As it happened, the village was kind of a tourist trap (though a very pretty one) and most of the restaurants looked simultaneously cheap and overpriced, if you catch my drift. After roaming for nigh on 40 minutes, we ended up going to one of the few places that looked marginally okay, but more expensive than it should’ve been. We underestimated it on both accounts. The food was phenomenally mediocre and the prices were equivalent to an upscale Toronto brunch place. We were informed that food would take at least half an hour from our time of order. We very quickly realised we should’ve just stayed put. The service was atrocious, enough that we’d both independently considered a dine and dash approach. With that being villainy slightly beyond our reach, we settled for leaving a 10% tip. What can I say? We’re softies.

The rest of the afternoon was pretty great though. We roamed Le Plateau-Mont-Royal, stopping in at a bunch of cute stores and boutiques. One spot had printed Space Jam socks, which truly tempted me. If not for the $24 price tag (steep for socks) I would’ve been all up in them. My girlfriend had a specific Montreal boutique she’d ordered from online that she was raring to check out in person. It was packed, so I left her there to geek out over pretty dresses, rather than stay there myself to be permanently in the way of customers. I further explored Le Plateau-Mont-Royal. My kind of borough, it had a few vintage stores, higher end places and a ton of bars/restos. I saw the lines at Schwartz’s and thought better of it. I kept walking. I discovered that some depanneurs stocked the original 11.9% Four Loko and almost shit myself. Instead, I went to a President’s Choice supermarket and shit there. Almost as embarrassing as the mediocre brunch was the fact that the shit of that same mediocre brunch clogged the President’s Choice toilet. Thanks Obama.

After my girlfriend’s new favourite boutique closed, we hung out at a cute ‘lil resto lounge and had a drink or two. We grabbed some chips in the park and wandered the neighbourhood. There was a cat cafe and gorgeous French Canadian architecture. Wrought iron stairs and all that jazz. Not to mention the mindblowing street art. Montreal, you certainly are a pretty one. We met up with friends and grabbed a deli dinner at Main’s across the road from Schwartz’s. Don’t worry, it was equally Jewy, but without the huge line up. My ribs even came with sides of liver steak, a hot dog, coleslaw and a kosher dill pickle. I’m surprised the waitress didn’t come over to tell us we were nothing but skin and bones and hadn’t eaten enough.

Our friends had recommended Majestique, a cocktail/oyster lounge. It was only a couple of minutes up the road, so we figured why not stop in for a digestif? The four of us came in and the server let us know there’d be a little bit of a wait, but he’d try and grab us a good table. He had his eye on a table of four ladies who seemed as though they were about to settle up. So we waited. And waited. Eventually one of our friends left and we let the server know we were down to three people. In the meanwhile, groups of two and three were being seated before us. Three, four, five groups got seating while we stood like unnecessary dildos at the front of the bar. My girlfriend had a word with the server, irritated that all these people had been let in while we’d been waiting. He apologised, saying that he’d been saving the good table for us. He came over a few minutes later with glasses of champagne on the house. We got seated ten or so minutes later (after perhaps half an hour of blocking the front entrance). We ordered cocktails and desserts, which were surprisingly intricate. We lounged about chatting, staring at the bizarre collection of junk lining the walls. It was like walking into your weird uncle’s basement, but with better booze.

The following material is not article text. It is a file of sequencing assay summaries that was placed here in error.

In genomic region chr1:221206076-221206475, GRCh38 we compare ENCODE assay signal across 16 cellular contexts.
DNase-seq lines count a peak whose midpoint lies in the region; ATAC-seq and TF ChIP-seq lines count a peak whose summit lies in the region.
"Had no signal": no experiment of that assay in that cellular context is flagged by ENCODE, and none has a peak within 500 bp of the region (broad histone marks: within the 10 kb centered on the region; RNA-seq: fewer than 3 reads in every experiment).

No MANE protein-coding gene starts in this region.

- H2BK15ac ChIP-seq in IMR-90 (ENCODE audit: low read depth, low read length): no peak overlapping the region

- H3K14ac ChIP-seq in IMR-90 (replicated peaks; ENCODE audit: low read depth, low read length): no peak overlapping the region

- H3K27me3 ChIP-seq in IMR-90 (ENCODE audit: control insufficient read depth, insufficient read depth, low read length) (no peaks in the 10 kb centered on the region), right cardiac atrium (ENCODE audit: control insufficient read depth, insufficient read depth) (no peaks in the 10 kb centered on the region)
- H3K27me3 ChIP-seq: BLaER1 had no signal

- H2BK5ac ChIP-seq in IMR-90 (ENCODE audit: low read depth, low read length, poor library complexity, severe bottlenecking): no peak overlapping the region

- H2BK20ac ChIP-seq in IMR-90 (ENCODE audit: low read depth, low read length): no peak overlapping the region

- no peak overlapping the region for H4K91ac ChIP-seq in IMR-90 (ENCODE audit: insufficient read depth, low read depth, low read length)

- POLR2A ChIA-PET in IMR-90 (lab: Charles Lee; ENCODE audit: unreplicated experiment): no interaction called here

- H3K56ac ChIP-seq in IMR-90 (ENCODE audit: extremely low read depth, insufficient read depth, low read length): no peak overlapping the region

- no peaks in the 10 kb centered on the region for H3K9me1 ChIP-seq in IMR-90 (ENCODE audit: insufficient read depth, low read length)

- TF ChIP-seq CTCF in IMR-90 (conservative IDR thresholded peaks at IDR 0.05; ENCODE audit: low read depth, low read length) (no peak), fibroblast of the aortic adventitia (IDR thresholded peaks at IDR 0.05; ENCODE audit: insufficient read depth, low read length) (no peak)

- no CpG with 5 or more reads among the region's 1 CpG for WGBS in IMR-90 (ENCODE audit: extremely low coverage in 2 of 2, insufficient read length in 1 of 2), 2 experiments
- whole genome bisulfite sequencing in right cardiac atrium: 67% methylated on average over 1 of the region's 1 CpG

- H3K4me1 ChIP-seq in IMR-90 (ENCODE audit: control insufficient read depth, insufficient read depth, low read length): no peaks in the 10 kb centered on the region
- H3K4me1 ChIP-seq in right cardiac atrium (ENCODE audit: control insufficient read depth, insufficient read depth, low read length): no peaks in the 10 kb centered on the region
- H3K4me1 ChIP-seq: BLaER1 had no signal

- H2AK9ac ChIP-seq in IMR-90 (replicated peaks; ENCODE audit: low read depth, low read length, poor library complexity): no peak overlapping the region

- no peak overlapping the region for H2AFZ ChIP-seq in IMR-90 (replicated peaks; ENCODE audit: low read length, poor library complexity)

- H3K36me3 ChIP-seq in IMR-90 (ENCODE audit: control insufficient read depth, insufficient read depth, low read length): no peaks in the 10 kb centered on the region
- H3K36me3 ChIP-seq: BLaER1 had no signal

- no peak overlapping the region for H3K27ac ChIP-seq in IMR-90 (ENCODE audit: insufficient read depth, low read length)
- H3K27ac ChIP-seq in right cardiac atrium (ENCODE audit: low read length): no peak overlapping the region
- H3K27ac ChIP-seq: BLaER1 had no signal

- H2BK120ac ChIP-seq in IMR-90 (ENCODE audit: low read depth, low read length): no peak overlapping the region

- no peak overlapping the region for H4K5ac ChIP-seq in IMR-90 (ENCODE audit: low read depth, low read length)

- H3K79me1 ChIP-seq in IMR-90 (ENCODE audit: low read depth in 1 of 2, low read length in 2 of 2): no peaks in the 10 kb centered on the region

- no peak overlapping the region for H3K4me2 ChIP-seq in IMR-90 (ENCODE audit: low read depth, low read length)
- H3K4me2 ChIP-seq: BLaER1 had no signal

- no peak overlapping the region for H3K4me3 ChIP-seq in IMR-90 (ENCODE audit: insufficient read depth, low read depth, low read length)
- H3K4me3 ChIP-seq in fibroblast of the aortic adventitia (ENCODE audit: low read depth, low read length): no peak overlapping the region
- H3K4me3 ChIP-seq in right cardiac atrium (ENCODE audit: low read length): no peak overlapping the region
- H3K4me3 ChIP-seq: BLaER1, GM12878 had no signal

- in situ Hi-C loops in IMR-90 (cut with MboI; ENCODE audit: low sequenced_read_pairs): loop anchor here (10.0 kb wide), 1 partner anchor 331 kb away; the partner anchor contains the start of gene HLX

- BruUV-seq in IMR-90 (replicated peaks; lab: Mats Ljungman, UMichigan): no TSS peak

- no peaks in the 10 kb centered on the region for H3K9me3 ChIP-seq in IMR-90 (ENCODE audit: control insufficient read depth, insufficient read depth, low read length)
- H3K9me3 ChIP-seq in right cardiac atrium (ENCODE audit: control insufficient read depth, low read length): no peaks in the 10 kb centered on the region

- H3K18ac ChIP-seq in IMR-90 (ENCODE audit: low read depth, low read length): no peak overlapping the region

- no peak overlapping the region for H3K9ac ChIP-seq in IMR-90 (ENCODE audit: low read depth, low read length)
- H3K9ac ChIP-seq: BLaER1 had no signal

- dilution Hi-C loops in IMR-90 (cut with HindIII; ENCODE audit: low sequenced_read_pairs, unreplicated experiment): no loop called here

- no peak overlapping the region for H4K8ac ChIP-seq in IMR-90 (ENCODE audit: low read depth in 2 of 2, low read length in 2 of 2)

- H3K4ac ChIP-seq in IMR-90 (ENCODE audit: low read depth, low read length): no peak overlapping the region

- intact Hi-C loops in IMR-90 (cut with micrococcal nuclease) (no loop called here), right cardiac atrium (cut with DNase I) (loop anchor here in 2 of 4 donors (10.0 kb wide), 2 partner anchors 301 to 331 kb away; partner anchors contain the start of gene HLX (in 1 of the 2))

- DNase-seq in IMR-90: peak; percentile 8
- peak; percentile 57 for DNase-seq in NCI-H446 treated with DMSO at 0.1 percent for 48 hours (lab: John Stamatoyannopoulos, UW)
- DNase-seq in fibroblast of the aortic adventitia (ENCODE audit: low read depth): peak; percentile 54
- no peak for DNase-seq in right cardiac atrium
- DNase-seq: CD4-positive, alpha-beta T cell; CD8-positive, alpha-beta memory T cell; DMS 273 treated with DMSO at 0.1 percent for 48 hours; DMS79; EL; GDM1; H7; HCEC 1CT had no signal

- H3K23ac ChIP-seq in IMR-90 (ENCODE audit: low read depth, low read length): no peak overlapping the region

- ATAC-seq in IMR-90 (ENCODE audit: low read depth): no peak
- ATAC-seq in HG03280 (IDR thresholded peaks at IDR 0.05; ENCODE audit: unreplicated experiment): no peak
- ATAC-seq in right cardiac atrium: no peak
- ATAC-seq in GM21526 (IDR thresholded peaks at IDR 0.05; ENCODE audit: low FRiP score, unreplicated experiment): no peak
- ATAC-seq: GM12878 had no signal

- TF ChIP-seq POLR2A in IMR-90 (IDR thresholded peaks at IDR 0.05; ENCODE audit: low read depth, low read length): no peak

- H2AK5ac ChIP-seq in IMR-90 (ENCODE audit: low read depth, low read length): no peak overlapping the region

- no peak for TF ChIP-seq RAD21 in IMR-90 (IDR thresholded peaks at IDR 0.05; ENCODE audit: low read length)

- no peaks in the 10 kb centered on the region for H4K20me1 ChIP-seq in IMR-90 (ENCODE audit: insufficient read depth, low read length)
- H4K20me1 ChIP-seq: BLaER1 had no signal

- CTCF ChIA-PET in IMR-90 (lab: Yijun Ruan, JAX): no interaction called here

After saying goodbye to our friend (who had an early morning) around midnight, my girlfriend and I were left to our own devices. We wandered the neighbourhood potentially looking for another place to drop by. As we walked, the streets became increasingly littered with club detritus. Twenty year olds lining up outside an assortment of generic establishment promising loud music and readily available booze. We both decided that five years ago we’d already been way tired of clubbing, but weren’t opposed to finding a quiet little nook to grab a nightcap. Then we saw it: Bootlegger l’Authentique. A whiskey, beer and cocktail bar with a prohibition theme. Bullseye. I’ll put it this way, it was a bar that served strong cocktails in ginormous glass boots. I don’t know if I’m ever going home. It was a fun, chilled atmosphere with neat mis en scène. The stage, while filled with instruments and old school mics, was devoid of musicians. Two well-dressed gents behind the bar slung glass boots and an assortment of liquors. The whiskey menu seemed nigh endless and the prices were crazy reasonable. We sipped away at our tasty cocktails (mine was a combo of Jack Daniels, peach schnapps, cranberry juice and what seemed like an entire mint plant), had a lot of laughs, danced a little and walked off into the night.